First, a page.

Today we will revisit character development in our books (The Color Purple or A Walk Across America), so to start, I ask students to think of 1 word or phrase that describes either Peter or Celie. I give them a minute to think, asking for a thumbs up when each students has a word. Then, I ask students to share, moving quickly around the circle:
Celie--strong, changed, scarred
Peter--brave, adventurous, hippie
For now, I ask for no reasoning--this will come during the rest of the lesson.
I remind students that we are looking at character development today to help us build toward a new standard, in which I will ask students to analyze the impact of authors' choices regarding how story elements relate to one another. We started this work in a previous lesson; today we will finish our mapping of our main character. I ask students to review the Character Analysis assignment, and I then break them into groups and assign sections of the novel to each group, saving time they would have spent dividing up on their own.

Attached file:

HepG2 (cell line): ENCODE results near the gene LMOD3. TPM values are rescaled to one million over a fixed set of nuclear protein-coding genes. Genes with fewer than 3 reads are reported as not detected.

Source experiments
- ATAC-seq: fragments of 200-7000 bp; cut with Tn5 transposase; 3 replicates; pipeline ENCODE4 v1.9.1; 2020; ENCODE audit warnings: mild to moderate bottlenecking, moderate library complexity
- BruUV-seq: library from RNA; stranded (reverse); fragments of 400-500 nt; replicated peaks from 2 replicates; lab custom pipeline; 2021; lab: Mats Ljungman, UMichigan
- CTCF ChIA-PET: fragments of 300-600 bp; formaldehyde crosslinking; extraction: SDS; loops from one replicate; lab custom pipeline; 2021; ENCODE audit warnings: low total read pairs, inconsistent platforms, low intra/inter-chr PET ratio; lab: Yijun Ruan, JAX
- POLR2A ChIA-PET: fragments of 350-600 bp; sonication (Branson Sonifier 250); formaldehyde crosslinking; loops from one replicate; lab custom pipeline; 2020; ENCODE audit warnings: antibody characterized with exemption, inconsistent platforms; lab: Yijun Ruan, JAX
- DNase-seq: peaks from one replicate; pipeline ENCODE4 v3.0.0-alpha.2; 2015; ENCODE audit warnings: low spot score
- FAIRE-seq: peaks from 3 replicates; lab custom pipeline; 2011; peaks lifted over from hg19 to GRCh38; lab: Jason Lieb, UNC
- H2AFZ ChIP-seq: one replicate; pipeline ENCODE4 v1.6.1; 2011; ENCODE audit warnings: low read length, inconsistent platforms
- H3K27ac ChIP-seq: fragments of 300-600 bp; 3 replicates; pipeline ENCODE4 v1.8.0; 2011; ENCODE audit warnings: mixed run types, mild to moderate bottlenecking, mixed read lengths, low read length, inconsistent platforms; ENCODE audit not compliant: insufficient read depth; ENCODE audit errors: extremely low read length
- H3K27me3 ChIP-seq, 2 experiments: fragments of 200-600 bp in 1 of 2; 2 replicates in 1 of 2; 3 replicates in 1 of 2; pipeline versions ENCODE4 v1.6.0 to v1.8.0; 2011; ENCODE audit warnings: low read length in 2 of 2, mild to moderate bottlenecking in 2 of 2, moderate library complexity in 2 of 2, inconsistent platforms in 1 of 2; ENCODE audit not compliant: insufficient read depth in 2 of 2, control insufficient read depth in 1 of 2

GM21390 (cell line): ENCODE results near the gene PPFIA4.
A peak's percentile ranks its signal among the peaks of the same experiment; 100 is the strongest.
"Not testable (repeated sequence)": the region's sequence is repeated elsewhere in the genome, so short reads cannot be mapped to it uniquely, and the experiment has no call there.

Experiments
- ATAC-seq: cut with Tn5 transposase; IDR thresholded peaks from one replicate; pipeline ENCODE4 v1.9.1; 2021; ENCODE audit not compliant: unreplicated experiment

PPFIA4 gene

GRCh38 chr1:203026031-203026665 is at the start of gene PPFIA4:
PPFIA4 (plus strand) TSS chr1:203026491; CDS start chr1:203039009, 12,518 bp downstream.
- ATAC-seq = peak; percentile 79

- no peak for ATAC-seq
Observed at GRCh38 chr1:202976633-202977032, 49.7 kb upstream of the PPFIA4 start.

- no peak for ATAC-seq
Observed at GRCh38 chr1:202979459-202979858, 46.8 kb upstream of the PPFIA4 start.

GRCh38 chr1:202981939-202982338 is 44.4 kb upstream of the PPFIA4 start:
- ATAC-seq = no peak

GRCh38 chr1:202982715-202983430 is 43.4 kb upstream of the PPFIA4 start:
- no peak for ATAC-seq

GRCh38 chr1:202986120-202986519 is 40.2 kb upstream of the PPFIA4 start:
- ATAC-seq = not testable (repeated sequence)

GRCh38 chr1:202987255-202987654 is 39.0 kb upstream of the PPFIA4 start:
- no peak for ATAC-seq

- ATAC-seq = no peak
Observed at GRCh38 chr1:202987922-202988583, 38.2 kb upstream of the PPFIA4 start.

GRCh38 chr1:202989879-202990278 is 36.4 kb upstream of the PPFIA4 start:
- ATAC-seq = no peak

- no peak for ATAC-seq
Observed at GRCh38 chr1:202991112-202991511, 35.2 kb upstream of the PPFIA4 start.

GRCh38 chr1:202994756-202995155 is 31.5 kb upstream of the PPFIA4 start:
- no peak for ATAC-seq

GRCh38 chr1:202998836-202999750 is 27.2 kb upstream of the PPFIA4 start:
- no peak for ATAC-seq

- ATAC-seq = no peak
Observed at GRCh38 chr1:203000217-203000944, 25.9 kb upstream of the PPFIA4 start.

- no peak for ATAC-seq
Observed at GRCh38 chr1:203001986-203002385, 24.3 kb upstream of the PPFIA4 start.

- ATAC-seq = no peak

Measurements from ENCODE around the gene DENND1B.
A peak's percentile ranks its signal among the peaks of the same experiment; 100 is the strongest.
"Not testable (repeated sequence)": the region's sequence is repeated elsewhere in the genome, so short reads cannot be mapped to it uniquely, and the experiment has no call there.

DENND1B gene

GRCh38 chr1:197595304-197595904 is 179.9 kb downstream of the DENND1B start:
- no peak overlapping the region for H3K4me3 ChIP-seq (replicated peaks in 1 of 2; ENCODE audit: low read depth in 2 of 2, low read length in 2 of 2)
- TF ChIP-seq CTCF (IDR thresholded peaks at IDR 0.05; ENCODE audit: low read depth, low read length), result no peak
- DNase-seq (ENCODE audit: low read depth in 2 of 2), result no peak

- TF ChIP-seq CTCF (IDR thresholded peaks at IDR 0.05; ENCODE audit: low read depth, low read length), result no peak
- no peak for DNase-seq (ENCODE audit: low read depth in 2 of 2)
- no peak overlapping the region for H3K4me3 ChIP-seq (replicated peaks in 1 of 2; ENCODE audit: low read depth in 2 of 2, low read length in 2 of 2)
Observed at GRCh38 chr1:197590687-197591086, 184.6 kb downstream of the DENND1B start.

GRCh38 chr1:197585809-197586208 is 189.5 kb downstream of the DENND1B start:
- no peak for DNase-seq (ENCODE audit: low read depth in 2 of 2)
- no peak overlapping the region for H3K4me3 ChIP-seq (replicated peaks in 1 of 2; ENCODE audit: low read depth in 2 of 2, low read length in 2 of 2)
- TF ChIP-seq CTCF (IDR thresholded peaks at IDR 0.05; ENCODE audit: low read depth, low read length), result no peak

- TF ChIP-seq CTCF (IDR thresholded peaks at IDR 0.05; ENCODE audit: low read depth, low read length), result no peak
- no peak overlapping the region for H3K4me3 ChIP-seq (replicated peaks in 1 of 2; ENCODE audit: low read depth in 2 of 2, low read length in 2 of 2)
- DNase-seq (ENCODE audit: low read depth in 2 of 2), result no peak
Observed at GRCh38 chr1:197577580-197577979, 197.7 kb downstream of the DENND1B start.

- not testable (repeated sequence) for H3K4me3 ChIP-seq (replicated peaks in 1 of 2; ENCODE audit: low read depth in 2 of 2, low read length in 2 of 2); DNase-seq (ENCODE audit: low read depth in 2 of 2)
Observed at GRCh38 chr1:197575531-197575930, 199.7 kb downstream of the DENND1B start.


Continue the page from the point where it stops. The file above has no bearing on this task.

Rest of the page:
When all groups are finally comfortable with the assignment, I stroll the room to address content-related questions, of which there are few. By now students know their characters well and have no problems answering the questions now that they are understood.
We close the day with presentations in large groups. I subtly shift between groups to hear their responses. Both groups are able to identify the big changes in their characters: Celie finds her courage and inner strength, and Peter finds his identity and purpose by interacting with others. Students will need to know these changes in order to consider how the elements of the story work together; they're ready to shift their focus to the whole standard.